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Implantable Device Replacement Procedure

What is an implantable device replacement procedure?

Pacemakers and implantable cardioverter defibrillators (ICDs) are heart devices. They are surgically implanted in people who need them. Pacemakers are used to treat slow heart rhythms. ICDs stop dangerous, fast heart rhythms.

These devices have two main parts: a pulse generator and a set of wires (leads).

The pulse generator is a small metal box. It contains electric circuits and a battery. During the first placement of your heart device, your healthcare provider put this generator under your skin or the muscles of your chest wall. Normally, these generators are powered by lithium batteries. They generally last up to 10 years before they need to be replaced. Time to replacement varies depending on the type of device you have, how much energy it uses and the amount of time it paces your heart. To replace the pulse generator, you will need an implantable device replacement procedure.

The leads are wires that run between the pulse generator and your heart. These leads can deliver a burst of energy from the pulse generator. This energy can cause your heart to beat more quickly (in a pacemaker) or it can stop fast heart rhythms (in an ICD). To do this, the leads must make contact with your heart. Most leads travel through a vein to attach to the right side of your heart. They are often attached to the heart wall with a small screw or hook.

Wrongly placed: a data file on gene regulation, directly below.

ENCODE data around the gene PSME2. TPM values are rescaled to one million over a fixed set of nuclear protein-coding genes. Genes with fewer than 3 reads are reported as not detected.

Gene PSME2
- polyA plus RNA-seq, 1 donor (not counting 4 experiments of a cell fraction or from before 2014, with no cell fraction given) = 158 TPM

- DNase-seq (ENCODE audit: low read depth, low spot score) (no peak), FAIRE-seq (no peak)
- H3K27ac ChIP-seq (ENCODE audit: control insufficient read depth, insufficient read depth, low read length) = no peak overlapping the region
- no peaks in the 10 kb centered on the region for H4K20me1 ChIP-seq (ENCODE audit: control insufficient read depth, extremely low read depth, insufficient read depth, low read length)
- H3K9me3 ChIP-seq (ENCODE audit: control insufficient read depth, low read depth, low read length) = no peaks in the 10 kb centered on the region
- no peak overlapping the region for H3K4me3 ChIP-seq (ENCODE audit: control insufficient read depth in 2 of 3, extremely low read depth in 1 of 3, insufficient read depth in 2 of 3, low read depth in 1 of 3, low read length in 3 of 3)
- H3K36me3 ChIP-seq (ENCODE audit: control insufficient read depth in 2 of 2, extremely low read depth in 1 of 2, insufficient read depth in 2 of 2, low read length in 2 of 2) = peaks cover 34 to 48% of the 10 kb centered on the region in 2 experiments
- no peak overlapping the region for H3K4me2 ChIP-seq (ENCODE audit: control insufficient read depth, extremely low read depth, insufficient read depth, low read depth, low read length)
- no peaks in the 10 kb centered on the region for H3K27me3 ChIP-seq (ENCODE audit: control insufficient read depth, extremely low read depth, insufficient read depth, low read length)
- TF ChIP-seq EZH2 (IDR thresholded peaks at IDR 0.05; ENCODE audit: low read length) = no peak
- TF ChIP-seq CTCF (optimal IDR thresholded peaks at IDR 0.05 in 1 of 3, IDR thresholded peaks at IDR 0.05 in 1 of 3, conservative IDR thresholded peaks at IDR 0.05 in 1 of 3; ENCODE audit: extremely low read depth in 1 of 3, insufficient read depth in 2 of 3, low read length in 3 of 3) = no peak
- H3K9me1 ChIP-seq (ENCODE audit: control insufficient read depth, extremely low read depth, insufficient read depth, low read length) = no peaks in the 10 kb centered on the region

Replacing the pulse generator is a simple outpatient surgery similar to your initial implant but this time only the generator will be replaced. If the original leads are working normally, they will continue to be used with the new generator.

Your old generator will be disconnected from your leads. Then it will be taken out. Then your surgeon will put a new generator in the same pocket and connect it to the leads that are in place. At that point, your new ICD or pacemaker can work just as before.

In rare cases, you may need to have the leads removed along with or instead of the generator if, for example, there is a malfunction with one or more of the leads. This is a more complex procedure.